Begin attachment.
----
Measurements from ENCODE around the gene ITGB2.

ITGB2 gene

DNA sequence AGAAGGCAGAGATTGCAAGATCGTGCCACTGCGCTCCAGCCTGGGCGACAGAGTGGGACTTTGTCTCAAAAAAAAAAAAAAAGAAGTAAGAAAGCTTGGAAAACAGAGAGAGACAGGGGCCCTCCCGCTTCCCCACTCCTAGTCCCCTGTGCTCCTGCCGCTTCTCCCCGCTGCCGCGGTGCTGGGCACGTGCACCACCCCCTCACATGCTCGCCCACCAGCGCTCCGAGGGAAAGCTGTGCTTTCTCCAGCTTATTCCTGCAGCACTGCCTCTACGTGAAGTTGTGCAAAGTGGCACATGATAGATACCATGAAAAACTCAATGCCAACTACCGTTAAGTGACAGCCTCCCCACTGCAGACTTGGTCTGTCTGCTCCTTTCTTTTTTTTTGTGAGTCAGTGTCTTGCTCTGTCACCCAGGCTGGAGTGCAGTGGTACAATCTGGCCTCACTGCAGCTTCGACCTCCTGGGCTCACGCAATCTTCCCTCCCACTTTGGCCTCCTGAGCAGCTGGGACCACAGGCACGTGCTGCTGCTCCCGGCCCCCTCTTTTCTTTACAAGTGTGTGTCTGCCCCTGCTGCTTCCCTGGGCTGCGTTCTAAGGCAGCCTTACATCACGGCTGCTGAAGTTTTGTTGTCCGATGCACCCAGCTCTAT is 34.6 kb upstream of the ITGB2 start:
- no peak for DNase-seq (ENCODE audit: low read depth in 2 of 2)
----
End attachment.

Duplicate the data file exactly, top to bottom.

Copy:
Measurements from ENCODE around the gene ITGB2.

ITGB2 gene

DNA sequence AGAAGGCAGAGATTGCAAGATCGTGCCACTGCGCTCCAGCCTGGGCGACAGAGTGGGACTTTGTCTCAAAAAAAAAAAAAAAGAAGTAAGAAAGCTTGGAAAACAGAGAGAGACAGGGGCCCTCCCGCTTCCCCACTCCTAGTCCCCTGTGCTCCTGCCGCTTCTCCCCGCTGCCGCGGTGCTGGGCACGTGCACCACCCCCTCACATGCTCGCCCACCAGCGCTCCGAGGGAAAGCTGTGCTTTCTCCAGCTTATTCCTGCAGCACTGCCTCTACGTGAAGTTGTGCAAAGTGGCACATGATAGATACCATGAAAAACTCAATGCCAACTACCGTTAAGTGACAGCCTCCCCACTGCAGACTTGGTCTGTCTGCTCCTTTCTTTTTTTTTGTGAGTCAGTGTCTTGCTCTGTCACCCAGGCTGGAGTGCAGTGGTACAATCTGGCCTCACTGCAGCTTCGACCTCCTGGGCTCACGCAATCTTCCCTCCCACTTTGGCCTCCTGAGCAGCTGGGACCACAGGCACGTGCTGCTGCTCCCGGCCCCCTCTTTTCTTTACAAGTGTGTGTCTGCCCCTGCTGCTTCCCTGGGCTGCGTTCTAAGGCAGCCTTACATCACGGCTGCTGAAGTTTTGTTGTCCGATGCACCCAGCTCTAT is 34.6 kb upstream of the ITGB2 start:
- no peak for DNase-seq (ENCODE audit: low read depth in 2 of 2)